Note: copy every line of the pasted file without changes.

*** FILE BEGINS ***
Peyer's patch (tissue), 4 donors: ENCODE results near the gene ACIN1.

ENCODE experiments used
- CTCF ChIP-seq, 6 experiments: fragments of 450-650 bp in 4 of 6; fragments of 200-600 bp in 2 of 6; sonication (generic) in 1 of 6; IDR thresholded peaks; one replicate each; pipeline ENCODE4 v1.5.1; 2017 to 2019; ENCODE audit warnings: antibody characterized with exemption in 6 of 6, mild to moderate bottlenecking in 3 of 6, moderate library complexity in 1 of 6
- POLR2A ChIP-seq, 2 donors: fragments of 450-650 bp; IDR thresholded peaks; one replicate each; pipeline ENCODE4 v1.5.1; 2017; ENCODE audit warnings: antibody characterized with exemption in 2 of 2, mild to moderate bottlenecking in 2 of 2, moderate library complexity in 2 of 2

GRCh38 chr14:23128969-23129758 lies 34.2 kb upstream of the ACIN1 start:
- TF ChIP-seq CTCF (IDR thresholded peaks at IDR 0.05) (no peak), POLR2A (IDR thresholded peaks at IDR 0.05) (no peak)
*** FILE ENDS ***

Peyer's patch (tissue), 4 donors: ENCODE results near the gene ACIN1.

ENCODE experiments used
- CTCF ChIP-seq, 6 experiments: fragments of 450-650 bp in 4 of 6; fragments of 200-600 bp in 2 of 6; sonication (generic) in 1 of 6; IDR thresholded peaks; one replicate each; pipeline ENCODE4 v1.5.1; 2017 to 2019; ENCODE audit warnings: antibody characterized with exemption in 6 of 6, mild to moderate bottlenecking in 3 of 6, moderate library complexity in 1 of 6
- POLR2A ChIP-seq, 2 donors: fragments of 450-650 bp; IDR thresholded peaks; one replicate each; pipeline ENCODE4 v1.5.1; 2017; ENCODE audit warnings: antibody characterized with exemption in 2 of 2, mild to moderate bottlenecking in 2 of 2, moderate library complexity in 2 of 2

GRCh38 chr14:23128969-23129758 lies 34.2 kb upstream of the ACIN1 start:
- TF ChIP-seq CTCF (IDR thresholded peaks at IDR 0.05) (no peak), POLR2A (IDR thresholded peaks at IDR 0.05) (no peak)